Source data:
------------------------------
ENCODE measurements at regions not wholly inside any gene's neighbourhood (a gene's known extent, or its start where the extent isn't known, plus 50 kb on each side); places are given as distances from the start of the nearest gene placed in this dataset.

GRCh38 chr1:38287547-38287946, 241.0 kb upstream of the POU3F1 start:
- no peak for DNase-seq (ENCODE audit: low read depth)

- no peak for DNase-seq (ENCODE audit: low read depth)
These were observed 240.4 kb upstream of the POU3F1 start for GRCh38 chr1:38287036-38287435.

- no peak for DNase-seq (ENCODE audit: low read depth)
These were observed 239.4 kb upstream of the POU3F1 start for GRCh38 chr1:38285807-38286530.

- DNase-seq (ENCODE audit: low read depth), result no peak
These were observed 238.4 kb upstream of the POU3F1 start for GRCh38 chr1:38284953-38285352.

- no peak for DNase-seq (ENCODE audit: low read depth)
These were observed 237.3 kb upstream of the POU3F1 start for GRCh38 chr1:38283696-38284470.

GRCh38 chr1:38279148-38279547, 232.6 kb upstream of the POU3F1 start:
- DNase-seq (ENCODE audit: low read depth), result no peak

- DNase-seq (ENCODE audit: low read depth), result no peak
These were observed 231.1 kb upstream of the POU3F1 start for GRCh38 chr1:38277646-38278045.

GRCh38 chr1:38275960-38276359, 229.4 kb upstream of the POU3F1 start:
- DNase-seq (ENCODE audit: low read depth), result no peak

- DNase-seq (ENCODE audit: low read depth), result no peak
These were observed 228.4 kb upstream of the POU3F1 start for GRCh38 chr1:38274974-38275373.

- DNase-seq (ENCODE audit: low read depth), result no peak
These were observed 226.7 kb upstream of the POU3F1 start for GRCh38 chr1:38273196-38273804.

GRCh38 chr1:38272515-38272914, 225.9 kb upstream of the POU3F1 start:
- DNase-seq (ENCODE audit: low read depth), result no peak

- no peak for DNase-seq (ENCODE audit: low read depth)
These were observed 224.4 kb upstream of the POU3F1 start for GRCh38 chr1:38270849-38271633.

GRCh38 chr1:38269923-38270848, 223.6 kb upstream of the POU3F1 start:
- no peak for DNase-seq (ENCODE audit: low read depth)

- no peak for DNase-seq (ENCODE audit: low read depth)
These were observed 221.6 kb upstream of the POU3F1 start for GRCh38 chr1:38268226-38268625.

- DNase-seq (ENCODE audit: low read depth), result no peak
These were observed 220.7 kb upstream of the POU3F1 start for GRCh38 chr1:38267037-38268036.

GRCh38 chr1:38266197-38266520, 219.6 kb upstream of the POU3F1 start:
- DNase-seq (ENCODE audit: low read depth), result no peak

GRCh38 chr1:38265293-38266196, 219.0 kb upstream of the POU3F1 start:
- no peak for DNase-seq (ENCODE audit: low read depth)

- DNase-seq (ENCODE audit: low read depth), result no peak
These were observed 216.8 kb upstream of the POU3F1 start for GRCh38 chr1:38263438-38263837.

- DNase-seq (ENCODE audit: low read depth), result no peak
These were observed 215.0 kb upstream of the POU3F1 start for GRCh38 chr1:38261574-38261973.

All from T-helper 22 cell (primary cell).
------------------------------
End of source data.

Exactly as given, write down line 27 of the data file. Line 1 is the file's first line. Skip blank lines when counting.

- no peak for DNase-seq (ENCODE audit: low read depth)